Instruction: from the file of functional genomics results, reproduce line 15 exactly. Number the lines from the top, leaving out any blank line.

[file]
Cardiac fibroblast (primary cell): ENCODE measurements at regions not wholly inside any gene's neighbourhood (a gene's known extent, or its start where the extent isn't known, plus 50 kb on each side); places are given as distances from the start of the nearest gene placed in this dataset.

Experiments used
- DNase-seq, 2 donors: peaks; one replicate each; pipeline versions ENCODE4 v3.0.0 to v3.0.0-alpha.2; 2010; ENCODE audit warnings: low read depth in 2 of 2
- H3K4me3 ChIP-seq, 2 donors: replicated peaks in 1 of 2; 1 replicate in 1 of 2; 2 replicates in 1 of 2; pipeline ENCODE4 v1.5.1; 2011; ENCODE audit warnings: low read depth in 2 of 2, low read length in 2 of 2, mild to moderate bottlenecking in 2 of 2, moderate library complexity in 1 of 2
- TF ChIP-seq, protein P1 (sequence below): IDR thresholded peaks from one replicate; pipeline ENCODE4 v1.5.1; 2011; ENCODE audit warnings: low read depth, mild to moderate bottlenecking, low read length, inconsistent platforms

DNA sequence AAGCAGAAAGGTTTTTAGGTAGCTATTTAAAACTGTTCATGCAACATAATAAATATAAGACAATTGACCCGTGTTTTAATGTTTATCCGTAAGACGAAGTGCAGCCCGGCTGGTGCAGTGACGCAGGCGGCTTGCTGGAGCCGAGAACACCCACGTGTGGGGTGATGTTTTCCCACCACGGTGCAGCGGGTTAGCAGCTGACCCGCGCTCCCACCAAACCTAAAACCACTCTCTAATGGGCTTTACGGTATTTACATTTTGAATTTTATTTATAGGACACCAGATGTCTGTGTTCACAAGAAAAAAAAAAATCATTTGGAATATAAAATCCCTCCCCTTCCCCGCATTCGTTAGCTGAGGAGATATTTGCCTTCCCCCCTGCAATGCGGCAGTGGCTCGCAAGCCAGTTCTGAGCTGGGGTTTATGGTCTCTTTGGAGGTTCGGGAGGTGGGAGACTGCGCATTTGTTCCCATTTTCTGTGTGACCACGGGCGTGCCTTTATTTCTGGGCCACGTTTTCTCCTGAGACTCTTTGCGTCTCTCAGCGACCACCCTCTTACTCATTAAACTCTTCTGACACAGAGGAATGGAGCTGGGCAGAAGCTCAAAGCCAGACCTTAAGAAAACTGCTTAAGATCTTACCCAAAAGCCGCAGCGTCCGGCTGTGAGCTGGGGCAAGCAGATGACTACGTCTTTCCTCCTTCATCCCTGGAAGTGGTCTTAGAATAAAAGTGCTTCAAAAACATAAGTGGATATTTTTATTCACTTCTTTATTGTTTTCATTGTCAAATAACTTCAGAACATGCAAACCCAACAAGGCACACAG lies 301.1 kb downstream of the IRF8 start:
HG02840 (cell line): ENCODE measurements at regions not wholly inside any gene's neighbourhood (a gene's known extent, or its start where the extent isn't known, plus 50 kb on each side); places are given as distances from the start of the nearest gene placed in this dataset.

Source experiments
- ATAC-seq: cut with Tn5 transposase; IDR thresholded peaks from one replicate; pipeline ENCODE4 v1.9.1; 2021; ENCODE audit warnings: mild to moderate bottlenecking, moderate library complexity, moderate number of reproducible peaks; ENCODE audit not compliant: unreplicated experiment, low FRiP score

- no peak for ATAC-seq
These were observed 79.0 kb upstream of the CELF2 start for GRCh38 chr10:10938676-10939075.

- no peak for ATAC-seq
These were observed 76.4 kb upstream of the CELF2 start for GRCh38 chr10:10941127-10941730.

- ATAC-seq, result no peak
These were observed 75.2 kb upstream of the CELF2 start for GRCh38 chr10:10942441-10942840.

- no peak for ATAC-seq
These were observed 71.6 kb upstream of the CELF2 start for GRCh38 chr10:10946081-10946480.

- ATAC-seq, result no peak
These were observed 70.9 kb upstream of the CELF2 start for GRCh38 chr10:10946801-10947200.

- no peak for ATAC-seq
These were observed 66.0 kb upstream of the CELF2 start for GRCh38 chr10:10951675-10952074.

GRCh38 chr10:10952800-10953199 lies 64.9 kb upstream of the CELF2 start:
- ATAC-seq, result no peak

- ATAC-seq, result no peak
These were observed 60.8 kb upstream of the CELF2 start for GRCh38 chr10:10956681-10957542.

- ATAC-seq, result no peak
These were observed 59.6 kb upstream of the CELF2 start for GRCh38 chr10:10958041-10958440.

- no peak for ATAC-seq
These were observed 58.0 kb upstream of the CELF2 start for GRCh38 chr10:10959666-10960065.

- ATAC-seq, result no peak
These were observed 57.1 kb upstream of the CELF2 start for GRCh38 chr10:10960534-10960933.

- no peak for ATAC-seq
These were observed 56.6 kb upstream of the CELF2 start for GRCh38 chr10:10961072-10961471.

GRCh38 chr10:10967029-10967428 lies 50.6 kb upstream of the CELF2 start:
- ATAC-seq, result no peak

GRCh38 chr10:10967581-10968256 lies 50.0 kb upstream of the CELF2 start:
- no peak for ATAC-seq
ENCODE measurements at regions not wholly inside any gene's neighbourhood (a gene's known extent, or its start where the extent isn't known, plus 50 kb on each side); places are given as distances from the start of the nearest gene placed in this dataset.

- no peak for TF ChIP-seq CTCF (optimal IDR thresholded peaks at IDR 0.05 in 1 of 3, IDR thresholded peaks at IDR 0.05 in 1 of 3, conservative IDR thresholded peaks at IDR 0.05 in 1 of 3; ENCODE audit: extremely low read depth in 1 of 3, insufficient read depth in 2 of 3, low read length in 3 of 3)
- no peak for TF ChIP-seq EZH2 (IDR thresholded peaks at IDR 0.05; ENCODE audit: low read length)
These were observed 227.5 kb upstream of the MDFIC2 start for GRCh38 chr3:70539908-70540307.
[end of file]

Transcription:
These were observed 75.2 kb upstream of the CELF2 start for GRCh38 chr10:10942441-10942840.